By Katherine Ramirez
San Bernardino residents Fabiola Delgado, 54, and husband Leo Delgado, 57, have worked with bees for over 20 years. They are the owners of Faby's Bees, a production of pure natural honey, certified organic from honeybees that repopulate themselves.
The decision to begin a business came after Mr.Delgado suffered an injury at his last job. Consequently, Mrs. Delgado picked up a night shift as a Certified Nursing Assistant at the Community Hospital of San Bernardino, but her salary alone could not make ends meet.
However, the true issue for the Delgados was not money, but the rapid rate at which honeybees were disappearing.
"The well-being of human beings depends on the well-being of honeybees," Mrs. Delgado said. "Honeybees have been disappearing or dying at an alarming rapid rate. In the past, this has been referred to as the Colony Collapse Disorder, and if they are not taken care of, the production of fruits and vegetables could be cut up to 30 percent," she added.
These pollinators are important to agriculture, because they pollinate many of our foods such as almonds, blueberries, cherries and cucumbers.
So what is causing these buzzing insects to die? There are a variety of proposed factors that contribute to the fall of these pollinators, from pesticides to parasites. Pesticides, like neonicotinoids, harm the nervous system of the honey bees.
"It causes the honeybees to have navigation problems, flying problems, causing them to lose direction," Mrs. Delgado said.
Parasites, like the Varroa Mites, seem to have the greatest impact on the decline of honeybees. The mites attack the bees from the moment they become larvae, leading to their eventual death.
A shortage of flowers also contribute to the decline. They require heavily forested spaces, with flowers, to be able to eat and collect pollen for their own hives. However, with the demands of certain products like corn and soybeans, farmers have replaced many open fields with crops.
"If honeybees are not eating natural nectar and are ingesting pesticides instead, they will only continue to die," Mrs. Delgado said.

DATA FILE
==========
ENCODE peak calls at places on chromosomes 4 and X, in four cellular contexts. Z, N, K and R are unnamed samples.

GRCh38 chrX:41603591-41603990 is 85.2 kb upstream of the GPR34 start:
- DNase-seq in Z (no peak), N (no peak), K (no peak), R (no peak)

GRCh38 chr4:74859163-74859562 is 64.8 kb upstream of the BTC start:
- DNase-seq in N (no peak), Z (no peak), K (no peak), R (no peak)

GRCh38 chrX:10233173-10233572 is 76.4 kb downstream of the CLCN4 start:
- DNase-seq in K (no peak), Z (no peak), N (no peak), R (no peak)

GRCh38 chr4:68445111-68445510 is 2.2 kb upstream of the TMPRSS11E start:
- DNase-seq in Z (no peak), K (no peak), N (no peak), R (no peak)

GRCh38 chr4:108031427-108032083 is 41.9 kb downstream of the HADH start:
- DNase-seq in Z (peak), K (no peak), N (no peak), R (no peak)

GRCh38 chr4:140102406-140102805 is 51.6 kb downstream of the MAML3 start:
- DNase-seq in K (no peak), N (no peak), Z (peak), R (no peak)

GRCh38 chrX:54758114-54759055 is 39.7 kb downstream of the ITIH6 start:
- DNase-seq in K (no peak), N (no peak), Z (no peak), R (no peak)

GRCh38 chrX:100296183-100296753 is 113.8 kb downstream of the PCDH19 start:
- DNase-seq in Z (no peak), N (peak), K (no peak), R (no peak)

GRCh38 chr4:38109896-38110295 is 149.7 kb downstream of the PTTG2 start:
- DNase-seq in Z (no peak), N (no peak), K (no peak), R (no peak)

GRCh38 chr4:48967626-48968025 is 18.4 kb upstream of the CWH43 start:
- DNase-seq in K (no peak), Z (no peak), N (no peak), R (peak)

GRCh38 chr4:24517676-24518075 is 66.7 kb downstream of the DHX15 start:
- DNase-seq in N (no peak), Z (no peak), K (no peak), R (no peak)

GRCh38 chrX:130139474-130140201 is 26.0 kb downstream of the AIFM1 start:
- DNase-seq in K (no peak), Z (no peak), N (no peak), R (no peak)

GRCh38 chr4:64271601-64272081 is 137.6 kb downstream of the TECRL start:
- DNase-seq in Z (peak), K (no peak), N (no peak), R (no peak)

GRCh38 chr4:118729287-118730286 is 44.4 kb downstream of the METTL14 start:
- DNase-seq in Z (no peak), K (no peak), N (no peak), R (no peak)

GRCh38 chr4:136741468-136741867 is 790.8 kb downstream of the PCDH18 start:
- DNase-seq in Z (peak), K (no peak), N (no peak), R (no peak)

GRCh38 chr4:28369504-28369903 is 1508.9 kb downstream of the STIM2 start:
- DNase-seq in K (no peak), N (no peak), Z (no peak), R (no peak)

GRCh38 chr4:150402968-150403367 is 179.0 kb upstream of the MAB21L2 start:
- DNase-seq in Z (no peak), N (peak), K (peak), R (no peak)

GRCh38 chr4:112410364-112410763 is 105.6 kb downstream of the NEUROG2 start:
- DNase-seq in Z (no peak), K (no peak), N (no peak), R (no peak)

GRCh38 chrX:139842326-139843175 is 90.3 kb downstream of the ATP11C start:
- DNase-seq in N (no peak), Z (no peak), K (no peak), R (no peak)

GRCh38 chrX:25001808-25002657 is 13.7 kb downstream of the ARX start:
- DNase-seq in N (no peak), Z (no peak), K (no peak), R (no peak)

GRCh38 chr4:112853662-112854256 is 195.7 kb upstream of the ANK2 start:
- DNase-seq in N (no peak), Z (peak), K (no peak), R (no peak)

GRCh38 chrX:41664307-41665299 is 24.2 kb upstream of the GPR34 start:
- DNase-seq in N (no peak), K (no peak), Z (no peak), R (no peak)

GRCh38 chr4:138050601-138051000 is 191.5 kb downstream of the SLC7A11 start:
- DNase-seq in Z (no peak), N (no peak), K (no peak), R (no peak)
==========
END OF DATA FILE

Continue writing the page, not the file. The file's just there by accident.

Aside from these factors, the Delgados have been confronting another huge issue: vandalism. Just recently, their local bee farm at the Rancho Verde Golf Club in Rialto was vandalized over night. The accused are a group of mischievous kids who destroyed the hives that the Delgados work diligently to protect.
"We are sad that anyone would harm our bees. We work hard to repopulate them for the benefit of the world. We are also sad that they are dying and no one pays attention to the issue," Mrs. Delgado said.
According to the Associated Press, bees have been classified as an endangered species for the first time in the United States.
"Federal authorities on Friday have added seven yellow-faced bees, Hawaii's only native bees, for protection under the Endangered Species Act," said Caleb Jones, Associated Press.
This was decided after many years of research done by state government officials, independent researchers and the conservation group, Xerces Society. Their goal is to protect nature's pollinators, which play a big role in the condition of the ecosystem.
Mrs. Delgado and her husband have four locations of honey farms in San Bernardino and Riverside county. They will continue to repopulate bees as long as they can, and are more than willing to educate the community on the importance of these pollinating insects.
If you see a hive being built near your house, do not knock it down or kill the honeybees. Call a professional to remove it, so that the hive can be safely taken to a bee farm.